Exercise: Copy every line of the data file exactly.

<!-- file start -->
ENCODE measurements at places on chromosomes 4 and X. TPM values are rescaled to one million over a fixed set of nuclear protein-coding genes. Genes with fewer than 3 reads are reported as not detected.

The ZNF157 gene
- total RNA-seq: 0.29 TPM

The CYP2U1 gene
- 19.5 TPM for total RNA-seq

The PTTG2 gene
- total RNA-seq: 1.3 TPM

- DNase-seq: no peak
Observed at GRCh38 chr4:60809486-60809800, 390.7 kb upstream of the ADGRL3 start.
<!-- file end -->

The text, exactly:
ENCODE measurements at places on chromosomes 4 and X. TPM values are rescaled to one million over a fixed set of nuclear protein-coding genes. Genes with fewer than 3 reads are reported as not detected.

The ZNF157 gene
- total RNA-seq: 0.29 TPM

The CYP2U1 gene
- 19.5 TPM for total RNA-seq

The PTTG2 gene
- total RNA-seq: 1.3 TPM

- DNase-seq: no peak
Observed at GRCh38 chr4:60809486-60809800, 390.7 kb upstream of the ADGRL3 start.